In 1899, the railroad was relocated near Hanna to avoid a steep grade out of Carbon. The Hanna mine then became the main supplier of coal for the locomotives. As a result the mines and the town of Carbon were abandoned in 1902 by the U.P. Coal Company. All that remains is the cemetery, dugouts that served as houses on the hillside and the sandstone slabs and rubble from the buildings that made up this once flourishing coal-mining town.
Rock Springs also contained some of the early mines in Wyoming. It was first populated in the late 1860s to supply coal to the newly constructed Union Pacific Railroad. Over the next century, more than 100 million tons of coal came from Rock Springs’ mines. The last historical mine closed in 1963 when Rock Springs had turned to other extractive industries, oil and natural gas.
Coal Mine No. 10, U.P. Coal Company, Rock Springs, Wyoming.
Back in the early days, coal mining was considered a hard, dangerous job. Thousands of Wyoming miners have lost their lives from explosions and fires. After the loss of the Hanna miners, nine other disasters occurred between 1886 and 1924, killing 328 people in Wyoming. Black lung disease, caused by lengthy exposure to coal dust, also plagued miners. Most of these safety issues had to do with miners working in underground shafts, which in those tight underground conditions posed an increased threat to the workers.
Wyoming has a long history of mine safety as a result of the early days of mining disasters that took the lives of so many. In 1886, the Wyoming Territorial Legislature, which had convened just days after another major mine disaster at Almy, passed new mine safety laws. One new law created the office of the State Mine Inspector with the duty charged with inspecting every coal mine in Wyoming every three months. In the early 1900s the State Geologist was granted the authority to make examinations or inquiries into any mine or mill in regard to worker safety; any accident was to be investigated. Other safety measures included a bill passed establishing a uniform code of bell signals for use in the mines. Unions spoke up about mining disasters and insisted on more compensation for dependents of miners killed in such incidents. Labor unions also gained the membership of miners by promising to seek greater safety. Safety features were also created to better protect the miners, such as underground ventilation systems, rock dusting, rock roof bolting and commercial explosives.
Today, mining operations are considerably safer than in the early days. Since 1978 the Mine Safety and Health Administration has overseen safety and worker protection at mines throughout the United States. Recently the agency reported that in the nation 19 coal miners had died on the job in 2012. This was the second lowest number ever recorded. In Wyoming, surface mines (17 out of 18 currently in production in Wyoming) are now the most conducive to extracting Wyoming’s coal resources, which means miners use large mechanized equipment to mine coal, which is considered much safer than working in underground mines.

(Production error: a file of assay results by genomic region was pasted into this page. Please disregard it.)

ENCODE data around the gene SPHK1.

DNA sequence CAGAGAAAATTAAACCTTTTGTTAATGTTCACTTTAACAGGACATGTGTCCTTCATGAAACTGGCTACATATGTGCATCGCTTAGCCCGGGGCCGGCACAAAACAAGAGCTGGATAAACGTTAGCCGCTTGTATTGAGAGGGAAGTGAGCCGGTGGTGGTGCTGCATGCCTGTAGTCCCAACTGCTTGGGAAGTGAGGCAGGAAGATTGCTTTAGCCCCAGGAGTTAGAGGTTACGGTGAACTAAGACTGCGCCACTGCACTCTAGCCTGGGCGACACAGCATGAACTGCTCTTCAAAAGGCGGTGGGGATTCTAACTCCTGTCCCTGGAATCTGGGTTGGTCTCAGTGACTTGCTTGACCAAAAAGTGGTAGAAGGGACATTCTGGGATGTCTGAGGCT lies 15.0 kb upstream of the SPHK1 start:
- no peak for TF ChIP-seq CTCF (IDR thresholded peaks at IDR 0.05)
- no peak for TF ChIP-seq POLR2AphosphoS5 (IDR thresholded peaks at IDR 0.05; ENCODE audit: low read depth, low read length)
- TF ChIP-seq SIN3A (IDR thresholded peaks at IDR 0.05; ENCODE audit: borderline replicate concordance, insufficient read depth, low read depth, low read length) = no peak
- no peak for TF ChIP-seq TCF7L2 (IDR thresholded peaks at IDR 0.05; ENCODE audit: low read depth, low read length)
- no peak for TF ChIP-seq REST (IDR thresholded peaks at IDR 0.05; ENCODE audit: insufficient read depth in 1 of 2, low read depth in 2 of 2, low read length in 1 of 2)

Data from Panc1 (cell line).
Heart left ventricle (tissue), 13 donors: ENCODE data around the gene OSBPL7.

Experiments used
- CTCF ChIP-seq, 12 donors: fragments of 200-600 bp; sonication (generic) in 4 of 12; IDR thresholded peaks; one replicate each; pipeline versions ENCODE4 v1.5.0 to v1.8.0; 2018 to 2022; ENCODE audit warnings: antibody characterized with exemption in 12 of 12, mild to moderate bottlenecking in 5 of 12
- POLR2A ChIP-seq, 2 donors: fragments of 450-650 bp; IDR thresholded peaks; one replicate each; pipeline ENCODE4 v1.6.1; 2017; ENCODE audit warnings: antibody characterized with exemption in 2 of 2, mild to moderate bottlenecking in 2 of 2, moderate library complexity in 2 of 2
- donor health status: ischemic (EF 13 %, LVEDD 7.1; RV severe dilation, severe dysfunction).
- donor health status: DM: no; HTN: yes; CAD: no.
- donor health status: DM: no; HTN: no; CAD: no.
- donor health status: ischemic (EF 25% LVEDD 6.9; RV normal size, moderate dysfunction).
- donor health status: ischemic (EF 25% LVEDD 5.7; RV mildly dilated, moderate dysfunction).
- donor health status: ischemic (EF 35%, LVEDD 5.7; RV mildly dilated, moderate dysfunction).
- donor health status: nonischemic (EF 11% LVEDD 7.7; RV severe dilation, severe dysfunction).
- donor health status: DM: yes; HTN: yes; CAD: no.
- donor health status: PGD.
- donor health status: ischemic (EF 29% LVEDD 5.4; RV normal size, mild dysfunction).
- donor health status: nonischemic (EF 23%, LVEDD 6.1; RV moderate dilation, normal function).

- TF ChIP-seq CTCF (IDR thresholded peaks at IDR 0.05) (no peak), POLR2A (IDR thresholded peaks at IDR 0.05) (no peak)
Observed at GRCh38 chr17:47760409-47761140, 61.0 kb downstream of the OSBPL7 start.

In addition to safety regulations, coal mining has seen many technological developments over the past century – from the early days of men using pick axes and shovels, digging and loading coal on carts, to the use of draglines and trucks working in large open pit and longwall mines.
In the old days, coal was either mined straight from the outcrop or a vertical shaft was excavated. Coal was mined (horizontal adit mining) by hand and shored up by timbers and then hauled underground to the shaft, sometimes by burro cart. Coal would then be hoisted to the surface and the miners would tip the cars to unload the coal. The term “tipple” was coined for this process and later was used to refer to the entire facility where coal was sorted, screened and picked prior to shipment. Larger operations included a conveyor belt known as an “apron feeder” in which the coal would go onto the feeder and through a series of shakers and screens, sorting the coal by size. The coal would then pass over “picking tables” where employees known as “pickers” would remove rocks or other noncombustible material before the coal was emptied into railroad cars.
As mentioned, the Union Pacific had a monopoly (between its railroad and mines) on coal production in Wyoming, and would charge approximately $9 a ton for its coal in 1874. For independent producers, it charged $10 a ton to transport its coal to Omaha. (In 2012, the average spot price for coal via surface mining was $9.88.) The U.P. Coal Company also held tight reins with its labor policies. In 1875, the company cut the work rate paid to miners by one-fifth but charged the same price it charged for coal to its buyers. When the miners went on strike, the company decided to replace them with Chinese workers who worked for cheaper labor. This led to a long series of miner strikes.
The 20th century saw the development of what was known as the continuous miner and the automated longwall operation. The continuous miner was developed in room and pillar mining to have a machine uncover the first coal face instead of this being done by the workers. By the 1980s the longwall machine was developed to mechanically move a cutting head across a 1,000-foot-long coal face to mine large amounts of coal in a safe manner.